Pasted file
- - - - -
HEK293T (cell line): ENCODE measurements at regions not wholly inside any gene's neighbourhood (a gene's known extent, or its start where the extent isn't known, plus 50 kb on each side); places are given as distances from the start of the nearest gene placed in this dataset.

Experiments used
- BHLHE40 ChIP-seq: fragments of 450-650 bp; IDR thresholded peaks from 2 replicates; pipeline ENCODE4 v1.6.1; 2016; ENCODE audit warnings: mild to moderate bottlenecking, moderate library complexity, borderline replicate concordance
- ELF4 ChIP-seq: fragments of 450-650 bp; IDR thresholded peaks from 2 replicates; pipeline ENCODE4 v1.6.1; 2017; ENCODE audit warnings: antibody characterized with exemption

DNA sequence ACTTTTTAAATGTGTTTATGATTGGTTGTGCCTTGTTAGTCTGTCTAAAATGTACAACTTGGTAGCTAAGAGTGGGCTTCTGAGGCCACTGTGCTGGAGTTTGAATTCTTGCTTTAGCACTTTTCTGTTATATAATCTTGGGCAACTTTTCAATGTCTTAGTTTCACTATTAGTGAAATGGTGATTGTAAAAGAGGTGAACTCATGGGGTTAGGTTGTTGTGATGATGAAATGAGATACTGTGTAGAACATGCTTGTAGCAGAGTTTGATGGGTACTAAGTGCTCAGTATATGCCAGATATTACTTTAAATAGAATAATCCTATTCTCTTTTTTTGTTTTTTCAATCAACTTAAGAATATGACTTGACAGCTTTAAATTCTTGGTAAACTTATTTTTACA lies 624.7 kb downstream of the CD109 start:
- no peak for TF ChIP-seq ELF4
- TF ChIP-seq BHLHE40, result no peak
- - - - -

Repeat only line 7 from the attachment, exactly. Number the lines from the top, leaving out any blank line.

- TF ChIP-seq BHLHE40, result no peak